Democrats warn Tillerson to loop Congress in or face legislative blowback

Written by Lisa

Senate Democrats are demanding that Secretary of State Rex Tillerson lift a hiring freeze, nominate more candidates for vacant diplomatic slots and share much more detail with Congress about his plan to restructure the State Department.

If Tillerson doesn’t step up his cooperation with Capitol Hill, the lawmakers warn, they’ll use legislation to force him.

The demands were conveyed in a stern and lengthy letter to Tillerson dated Wednesday and signed by all 10 Democrats on the Senate Foreign Relations Committee, including ranking member Ben Cardin of Maryland.

The letter, shared first with POLITICO, is the latest sign of growing concern in Congress about the future of U.S. diplomacy under President Donald Trump. The missive also illustrates the growing unhappiness with Tillerson in Congress, where even some Republicans have questioned the merits of his plans for the State Department.

In the letter, the Democrats nod to reports of sinking morale in the State Department, where many top officials have quit and others have felt sidelined in the policy-making process since Tillerson took over in February.

“The department’s redesign, spending, and personnel moves are taking place largely behind closed doors and without the level of transparency we would expect,” the senators write. “Moreover, proposals that have come to light lead us to question whether the intended result is in fact a more efficient department that continues to serve the interests of the American people and promote our foreign policy objectives abroad.”

The letter presses Tillerson to more frequently update lawmakers on his restructuring plan, including by offering a timeline for how long it will take. It also requests that Tillerson share copies of all of the restructuring plans he has given to the White House Office of Management and Budget.

The letter also notes that lawmakers have felt so in the dark that they have had to rely on media reports and other avenues to figure out what Tillerson is doing.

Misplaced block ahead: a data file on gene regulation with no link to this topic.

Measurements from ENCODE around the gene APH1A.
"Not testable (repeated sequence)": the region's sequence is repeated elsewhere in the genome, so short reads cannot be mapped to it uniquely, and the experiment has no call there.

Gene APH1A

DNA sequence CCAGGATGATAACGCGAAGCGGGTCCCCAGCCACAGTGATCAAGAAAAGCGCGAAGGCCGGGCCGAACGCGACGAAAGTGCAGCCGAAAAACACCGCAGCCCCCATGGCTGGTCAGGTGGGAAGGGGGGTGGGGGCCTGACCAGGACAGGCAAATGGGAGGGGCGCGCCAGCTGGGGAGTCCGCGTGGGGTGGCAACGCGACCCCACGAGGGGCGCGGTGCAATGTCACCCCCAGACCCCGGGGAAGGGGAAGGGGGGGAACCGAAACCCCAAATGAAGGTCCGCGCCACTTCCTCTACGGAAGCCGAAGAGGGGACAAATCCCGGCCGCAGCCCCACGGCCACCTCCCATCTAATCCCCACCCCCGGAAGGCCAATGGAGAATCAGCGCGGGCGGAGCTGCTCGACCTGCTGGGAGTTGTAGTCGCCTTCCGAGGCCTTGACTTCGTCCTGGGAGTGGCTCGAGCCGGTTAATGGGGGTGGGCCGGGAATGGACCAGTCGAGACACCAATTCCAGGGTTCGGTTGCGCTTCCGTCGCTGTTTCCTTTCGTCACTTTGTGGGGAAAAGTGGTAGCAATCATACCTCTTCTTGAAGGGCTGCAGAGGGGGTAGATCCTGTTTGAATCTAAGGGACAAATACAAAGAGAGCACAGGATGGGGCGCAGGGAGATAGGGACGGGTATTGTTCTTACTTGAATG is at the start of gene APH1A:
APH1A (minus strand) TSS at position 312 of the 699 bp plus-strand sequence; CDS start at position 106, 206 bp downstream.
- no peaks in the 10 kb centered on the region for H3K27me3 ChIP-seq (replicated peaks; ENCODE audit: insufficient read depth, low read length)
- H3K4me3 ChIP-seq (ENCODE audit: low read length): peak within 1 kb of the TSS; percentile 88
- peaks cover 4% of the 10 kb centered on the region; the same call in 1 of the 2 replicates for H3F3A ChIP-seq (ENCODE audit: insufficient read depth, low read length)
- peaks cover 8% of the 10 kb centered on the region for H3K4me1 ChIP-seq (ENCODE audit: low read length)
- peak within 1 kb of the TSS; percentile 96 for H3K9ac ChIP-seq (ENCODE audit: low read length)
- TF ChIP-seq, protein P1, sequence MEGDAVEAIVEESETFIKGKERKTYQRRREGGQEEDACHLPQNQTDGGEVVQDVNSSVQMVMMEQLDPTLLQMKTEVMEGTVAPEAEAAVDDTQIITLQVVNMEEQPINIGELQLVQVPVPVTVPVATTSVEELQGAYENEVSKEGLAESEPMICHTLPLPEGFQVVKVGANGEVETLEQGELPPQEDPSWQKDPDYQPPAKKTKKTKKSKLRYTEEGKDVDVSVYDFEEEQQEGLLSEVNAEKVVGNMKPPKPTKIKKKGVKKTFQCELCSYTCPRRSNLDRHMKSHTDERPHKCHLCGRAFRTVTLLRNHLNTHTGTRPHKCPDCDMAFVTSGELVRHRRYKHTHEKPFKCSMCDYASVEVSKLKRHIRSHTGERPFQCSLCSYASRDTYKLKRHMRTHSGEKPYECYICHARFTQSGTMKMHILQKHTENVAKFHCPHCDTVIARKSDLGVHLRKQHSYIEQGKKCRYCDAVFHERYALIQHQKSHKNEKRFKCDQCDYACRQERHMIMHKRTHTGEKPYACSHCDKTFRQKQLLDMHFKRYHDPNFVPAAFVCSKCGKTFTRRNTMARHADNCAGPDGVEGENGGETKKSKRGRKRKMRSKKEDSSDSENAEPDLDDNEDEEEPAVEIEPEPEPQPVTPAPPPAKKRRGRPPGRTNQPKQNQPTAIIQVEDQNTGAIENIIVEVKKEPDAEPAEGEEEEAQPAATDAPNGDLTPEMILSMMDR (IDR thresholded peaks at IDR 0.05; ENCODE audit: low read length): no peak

For instance: “We have heard rumors that the department is considering ‘hybrid embassy’ or ‘regional embassy’ models and reorganizing embassies by ‘function,'” the Democrats note. “Yet, the department has provided few details.”

Meanwhile, Tillerson should lift his freeze on hiring, promotions and transfers “given the uncertain timeline of the reorganization and the ongoing detrimental effects the freeze is having” on workforce morale, the lawmakers state.

Tillerson’s efforts to streamline the State Department’s workforce of 75,000 partly through attrition also are questioned.

“We think that attrition as a strategy for managing a workforce is problematic because it does not allow management to control for the skills, experience, and workforces that it actually needs. When dealing with national security, the potential costs of such a mismatch can be fatal,” the senators state.

In a recent public appearance in Washington, Tillerson defended his restructuring plans and urged critics to ignore what he claimed were “false” reports about a depleted State Department. He noted that he’s made more than 2,300 exceptions to the hiring freeze and that vacant positions were being held on an acting basis by capable career diplomats.

On Tuesday, during a gathering with U.S. diplomats in Brussels, Belgium, Tillerson promised there would be town halls held by the end of the year to update State Department staffers on the progress of the restructuring plan.

While Tillerson acknowledged some of the criticism he’s received, he added, “The State Department is not missing a beat because we’re still working through the process.”

The Democrats’ letter also chides Tillerson for assigning senior staffers to clerical type roles such as processing public records requests, and it expresses frustration with the dearth of nominations set forth for dozens of ambassadorships and high-ranking posts based in Foggy Bottom.

“It is unclear whether these posts are unfilled by design or dysfunction; either way it is deeply troubling,” the lawmakers write. “We cannot confirm nominees who have not been nominated.”

The lawmakers request that Tillerson respond to their concerns by Dec. 20. They also state that although they would prefer to work with Tillerson and his aides, they are exploring “legislative options to address these concerns.”

Such legislative maneuvering, congressional staffers have said in the past, could include using stronger and more specific language in various State Department funding and authorization bills about what the secretary can and must do in terms of hiring and reorganization.


About the author


Leave a Comment